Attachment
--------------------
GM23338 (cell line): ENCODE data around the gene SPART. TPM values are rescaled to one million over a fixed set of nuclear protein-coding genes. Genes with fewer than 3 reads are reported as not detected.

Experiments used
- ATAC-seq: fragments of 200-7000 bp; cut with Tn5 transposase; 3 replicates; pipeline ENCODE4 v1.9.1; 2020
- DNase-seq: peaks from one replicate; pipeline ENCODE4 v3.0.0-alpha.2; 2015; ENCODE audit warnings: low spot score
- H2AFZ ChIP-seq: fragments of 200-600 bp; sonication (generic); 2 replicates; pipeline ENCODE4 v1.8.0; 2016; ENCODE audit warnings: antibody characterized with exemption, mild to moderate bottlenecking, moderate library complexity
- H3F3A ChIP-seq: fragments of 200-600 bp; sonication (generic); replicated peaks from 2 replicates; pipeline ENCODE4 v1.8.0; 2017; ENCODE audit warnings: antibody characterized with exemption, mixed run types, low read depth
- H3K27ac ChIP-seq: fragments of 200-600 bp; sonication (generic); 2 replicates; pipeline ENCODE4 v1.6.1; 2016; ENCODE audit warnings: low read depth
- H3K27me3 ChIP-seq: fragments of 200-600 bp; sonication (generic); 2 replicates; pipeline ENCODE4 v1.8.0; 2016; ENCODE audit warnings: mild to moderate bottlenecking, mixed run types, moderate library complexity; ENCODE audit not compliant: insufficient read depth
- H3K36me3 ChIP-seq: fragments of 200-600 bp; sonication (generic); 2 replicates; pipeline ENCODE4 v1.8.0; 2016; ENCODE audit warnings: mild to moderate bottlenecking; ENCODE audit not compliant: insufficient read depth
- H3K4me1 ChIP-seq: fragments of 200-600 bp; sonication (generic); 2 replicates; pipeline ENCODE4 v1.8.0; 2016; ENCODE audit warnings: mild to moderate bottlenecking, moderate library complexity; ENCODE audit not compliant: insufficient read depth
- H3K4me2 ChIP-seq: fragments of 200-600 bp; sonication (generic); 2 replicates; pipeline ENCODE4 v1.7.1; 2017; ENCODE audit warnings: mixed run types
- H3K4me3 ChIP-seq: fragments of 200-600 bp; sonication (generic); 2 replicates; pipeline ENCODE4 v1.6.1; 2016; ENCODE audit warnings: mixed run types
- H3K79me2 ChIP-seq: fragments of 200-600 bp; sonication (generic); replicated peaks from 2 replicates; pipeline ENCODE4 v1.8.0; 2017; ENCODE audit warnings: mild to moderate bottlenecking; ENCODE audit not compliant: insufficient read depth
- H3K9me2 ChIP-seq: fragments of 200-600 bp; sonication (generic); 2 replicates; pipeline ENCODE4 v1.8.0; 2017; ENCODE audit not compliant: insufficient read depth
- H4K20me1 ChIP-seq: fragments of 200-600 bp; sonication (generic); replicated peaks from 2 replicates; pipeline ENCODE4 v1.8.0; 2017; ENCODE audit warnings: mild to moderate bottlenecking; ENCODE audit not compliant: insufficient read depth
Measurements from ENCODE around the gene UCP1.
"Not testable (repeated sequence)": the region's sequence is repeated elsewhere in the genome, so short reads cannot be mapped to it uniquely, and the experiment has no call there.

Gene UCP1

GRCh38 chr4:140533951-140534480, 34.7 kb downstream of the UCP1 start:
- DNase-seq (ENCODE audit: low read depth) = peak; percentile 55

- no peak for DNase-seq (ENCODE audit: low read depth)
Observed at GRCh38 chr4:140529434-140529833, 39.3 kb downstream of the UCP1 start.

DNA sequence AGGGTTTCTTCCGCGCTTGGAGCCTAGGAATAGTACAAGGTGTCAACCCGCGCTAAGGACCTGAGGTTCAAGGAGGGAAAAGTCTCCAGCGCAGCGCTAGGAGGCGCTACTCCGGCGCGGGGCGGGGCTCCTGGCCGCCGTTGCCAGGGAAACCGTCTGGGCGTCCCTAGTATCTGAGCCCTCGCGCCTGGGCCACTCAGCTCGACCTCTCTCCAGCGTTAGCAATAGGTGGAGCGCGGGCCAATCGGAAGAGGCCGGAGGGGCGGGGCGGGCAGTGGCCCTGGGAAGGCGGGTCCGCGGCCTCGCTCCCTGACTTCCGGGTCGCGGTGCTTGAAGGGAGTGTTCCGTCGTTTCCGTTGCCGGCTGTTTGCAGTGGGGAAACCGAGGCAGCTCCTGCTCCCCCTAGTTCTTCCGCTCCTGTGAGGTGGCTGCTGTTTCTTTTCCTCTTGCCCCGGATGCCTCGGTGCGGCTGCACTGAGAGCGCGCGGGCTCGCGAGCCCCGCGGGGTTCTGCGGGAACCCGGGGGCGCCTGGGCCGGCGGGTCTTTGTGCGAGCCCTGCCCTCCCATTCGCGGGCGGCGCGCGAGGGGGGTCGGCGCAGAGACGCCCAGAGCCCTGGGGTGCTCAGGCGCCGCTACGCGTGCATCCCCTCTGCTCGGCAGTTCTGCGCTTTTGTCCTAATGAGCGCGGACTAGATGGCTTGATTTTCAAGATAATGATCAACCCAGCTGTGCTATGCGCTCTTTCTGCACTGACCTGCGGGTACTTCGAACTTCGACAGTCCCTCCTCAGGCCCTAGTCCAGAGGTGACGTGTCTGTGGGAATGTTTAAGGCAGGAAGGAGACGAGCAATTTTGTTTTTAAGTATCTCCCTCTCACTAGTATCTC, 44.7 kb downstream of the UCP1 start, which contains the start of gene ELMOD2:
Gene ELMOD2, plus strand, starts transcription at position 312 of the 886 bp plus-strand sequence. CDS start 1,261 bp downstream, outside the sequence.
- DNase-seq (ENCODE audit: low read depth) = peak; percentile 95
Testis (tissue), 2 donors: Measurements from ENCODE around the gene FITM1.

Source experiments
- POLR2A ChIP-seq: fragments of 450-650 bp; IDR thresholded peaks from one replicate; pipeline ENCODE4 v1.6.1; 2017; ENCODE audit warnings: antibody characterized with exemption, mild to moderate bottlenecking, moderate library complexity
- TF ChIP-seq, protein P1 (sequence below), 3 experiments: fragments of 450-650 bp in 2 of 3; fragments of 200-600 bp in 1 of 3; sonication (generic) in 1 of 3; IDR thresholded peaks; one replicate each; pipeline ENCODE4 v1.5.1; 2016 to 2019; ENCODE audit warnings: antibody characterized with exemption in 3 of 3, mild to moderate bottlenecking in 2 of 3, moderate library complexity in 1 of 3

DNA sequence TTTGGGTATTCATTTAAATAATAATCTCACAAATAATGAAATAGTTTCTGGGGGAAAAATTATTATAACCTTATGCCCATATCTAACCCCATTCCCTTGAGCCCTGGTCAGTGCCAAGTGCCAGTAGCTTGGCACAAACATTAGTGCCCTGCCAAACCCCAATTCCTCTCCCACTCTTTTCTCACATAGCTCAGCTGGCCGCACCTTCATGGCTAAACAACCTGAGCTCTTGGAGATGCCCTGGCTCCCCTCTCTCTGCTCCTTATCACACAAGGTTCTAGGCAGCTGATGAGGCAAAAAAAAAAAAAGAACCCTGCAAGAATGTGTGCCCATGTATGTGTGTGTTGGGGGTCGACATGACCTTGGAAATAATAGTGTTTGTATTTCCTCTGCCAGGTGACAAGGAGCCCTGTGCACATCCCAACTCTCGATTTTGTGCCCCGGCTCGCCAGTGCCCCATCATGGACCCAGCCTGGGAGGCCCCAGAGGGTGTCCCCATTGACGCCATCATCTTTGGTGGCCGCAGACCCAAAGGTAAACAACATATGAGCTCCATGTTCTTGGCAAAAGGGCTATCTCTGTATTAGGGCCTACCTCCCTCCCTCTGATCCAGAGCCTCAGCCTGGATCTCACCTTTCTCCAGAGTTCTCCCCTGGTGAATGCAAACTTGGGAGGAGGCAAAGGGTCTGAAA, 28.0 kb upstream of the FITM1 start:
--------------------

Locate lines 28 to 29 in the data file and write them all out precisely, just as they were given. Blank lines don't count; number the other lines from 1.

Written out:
- POLR2A ChIP-seq: fragments of 450-650 bp; IDR thresholded peaks from one replicate; pipeline ENCODE4 v1.6.1; 2017; ENCODE audit warnings: antibody characterized with exemption, mild to moderate bottlenecking, moderate library complexity
- TF ChIP-seq, protein P1 (sequence below), 3 experiments: fragments of 450-650 bp in 2 of 3; fragments of 200-600 bp in 1 of 3; sonication (generic) in 1 of 3; IDR thresholded peaks; one replicate each; pipeline ENCODE4 v1.5.1; 2016 to 2019; ENCODE audit warnings: antibody characterized with exemption in 3 of 3, mild to moderate bottlenecking in 2 of 3, moderate library complexity in 1 of 3